June 16, 1904

Wrestling with the Beast

A reader's diary about James Joyce's Ulysses, with scholarly commentary provided by Strunkface Jones and endless bitching by Diablevert.


Where Read: My house, mostly.
First sentence: "Stately plump Black Mulligan came from the stairhead, bearing a bowl of lather on which a mirror and a razor lay crossed."
Last Sentence: "On his wise shoulders through the checkerwork of leaves the sun flung spangles, dancing coins."
My Comment: Started reading Ulysses. (This one.) I confess, I anticipated it would be a bit of a slog, but it seems surprisingly readable so far; on the other hand, I'm only forty pages in. Stephen Dedalus is a bit a twat, though, huh? Oh, he's so sensitive. So spiritual. I think I agree with Black Mulligan when he calls him a Jesuit, and this makes me like Black Mulligan more than I'm supposed to.
Strunk's Response: It isn't even an HC!?! If you're going to by a thousand plus page book at least try and get your hands on the Pirate Jim version. (If you need help on that one, I'm always here.) And I would be berating you so much if I could find my version and perhaps re-read, or at least re-skim with you. And it's that same Hamlet teenaged moodieness that's kicking around Stephen's head. Read bits of it over again . . . I'll wait . . . see, it's that same gut reaction to a lazy kid who won't kill his father's killer just because he's lazy & worried. More later when you tell me what page you've made it to and I can dig up pirate jim.
Rebuttal: Yeah, I see what you're saying about Hamlet. But Stephen is already one up on the gloombrowed Dane in symbolic parent- murdering, so well done there. That's what makes me agree with Black Mulligan calling him a Jesuit. In the episode with his mother he places his own obedience to --- or rather defiance of --- an abstract ideal above compassion. When really flaunting your defience suggests as much a belief in the importance of that which you defy as much as meek submission. Everybody always forgets that old wheeze --- "To thine own self be true, and it must follow, as the night the day, that thou canst not then be false to any man," --- is part of Polonius' speech, and Polonius, as everyone knows, is a pompous ass.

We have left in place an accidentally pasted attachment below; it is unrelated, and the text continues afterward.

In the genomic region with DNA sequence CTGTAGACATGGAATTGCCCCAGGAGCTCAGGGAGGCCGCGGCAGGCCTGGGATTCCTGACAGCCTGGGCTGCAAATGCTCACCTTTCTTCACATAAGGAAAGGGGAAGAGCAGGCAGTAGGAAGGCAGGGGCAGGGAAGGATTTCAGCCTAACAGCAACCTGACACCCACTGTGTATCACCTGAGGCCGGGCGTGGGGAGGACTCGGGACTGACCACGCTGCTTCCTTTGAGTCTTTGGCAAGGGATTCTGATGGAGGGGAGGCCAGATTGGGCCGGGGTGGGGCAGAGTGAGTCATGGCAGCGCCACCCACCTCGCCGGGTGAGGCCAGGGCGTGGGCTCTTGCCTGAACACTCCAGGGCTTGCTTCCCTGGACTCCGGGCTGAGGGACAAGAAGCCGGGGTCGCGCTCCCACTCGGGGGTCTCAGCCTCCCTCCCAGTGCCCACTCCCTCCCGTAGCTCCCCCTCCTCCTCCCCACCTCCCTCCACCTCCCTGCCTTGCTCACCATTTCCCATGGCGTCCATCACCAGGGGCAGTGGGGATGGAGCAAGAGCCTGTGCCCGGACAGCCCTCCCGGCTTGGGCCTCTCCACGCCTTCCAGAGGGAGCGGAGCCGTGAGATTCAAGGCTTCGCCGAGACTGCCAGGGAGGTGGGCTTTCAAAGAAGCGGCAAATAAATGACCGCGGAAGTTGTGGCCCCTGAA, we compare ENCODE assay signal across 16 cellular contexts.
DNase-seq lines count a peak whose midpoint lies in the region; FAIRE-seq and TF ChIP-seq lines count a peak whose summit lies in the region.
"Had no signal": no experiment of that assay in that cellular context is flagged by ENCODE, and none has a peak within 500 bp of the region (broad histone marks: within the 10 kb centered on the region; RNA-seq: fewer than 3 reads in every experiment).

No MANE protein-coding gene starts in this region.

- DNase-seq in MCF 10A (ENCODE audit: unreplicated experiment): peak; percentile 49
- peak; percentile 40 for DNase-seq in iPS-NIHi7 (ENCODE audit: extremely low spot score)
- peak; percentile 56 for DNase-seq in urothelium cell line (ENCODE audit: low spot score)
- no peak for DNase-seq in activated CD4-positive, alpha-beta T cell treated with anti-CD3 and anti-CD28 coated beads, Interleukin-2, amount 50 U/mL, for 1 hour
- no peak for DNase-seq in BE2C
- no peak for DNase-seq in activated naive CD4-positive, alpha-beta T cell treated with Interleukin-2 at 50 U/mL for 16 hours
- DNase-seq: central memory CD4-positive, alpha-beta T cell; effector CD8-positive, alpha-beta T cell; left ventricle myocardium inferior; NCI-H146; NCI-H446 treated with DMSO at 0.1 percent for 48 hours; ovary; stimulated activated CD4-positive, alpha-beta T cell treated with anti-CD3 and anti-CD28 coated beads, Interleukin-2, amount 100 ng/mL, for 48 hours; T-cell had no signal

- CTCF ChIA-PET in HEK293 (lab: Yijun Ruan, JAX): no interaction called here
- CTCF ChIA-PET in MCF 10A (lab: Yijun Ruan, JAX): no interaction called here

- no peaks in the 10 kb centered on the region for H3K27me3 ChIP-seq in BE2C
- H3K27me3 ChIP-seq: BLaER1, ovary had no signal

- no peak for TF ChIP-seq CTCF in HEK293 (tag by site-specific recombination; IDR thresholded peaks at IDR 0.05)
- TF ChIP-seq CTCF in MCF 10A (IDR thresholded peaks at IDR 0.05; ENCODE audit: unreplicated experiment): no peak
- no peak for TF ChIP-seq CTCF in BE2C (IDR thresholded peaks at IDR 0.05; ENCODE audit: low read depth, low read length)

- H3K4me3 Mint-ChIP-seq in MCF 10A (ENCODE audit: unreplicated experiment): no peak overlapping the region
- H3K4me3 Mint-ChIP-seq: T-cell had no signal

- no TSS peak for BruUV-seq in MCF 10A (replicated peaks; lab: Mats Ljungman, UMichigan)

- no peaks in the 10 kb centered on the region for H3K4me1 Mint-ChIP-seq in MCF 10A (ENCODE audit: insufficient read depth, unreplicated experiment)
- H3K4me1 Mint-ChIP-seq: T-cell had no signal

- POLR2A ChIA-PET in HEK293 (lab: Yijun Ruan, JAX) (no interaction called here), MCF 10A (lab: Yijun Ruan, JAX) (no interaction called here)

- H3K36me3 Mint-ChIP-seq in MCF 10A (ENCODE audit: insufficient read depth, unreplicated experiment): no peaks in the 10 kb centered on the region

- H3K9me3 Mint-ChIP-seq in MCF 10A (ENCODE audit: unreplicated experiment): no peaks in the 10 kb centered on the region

Pages: 45-72
Where read: By and large, lying on my living room couch during the Saturday game and while sitting by a dam in the foothills of the Dublin mountains.
First sentence: "Ineluctable modality of the visible: at least that if no more, thought through my eyes."
Last Sentence: "He Walked back along Dorset Street, reading gravely."
My Comment: Okay, this part was a bit of a slog. It starts off with that "Inelculable modality" mumbo jumbo and doesn't let up for quite a while. It's a stream of consciousness bit from Stephen Dedalus' head as he sits on the beach killing time between his morning tutoring job and meeting his friends at the pub. He thinks a bit about the time he spent in Paris before being called home because of his mother's illness. Reading it felt a bit like watching a movie in a foreign language you're not quite fluent in; you go along okay getting the general gist of stuff, but you're missing a phrase here and there and a first you try and stop and nail down every one, but after a while you tire of of getting bogged down are content to just let it flow over you. The last tne pages of this chunk it switches over to Leopold Bloom's perspective, and there the going gets much easier. I can state definitively that that bit concerns him preparing some toast for his wife and then making a run to the butcher's to get himself a breakfast kidney. He manages to work in a little light ogling of the neighborhood fauna while in line at the butcher's.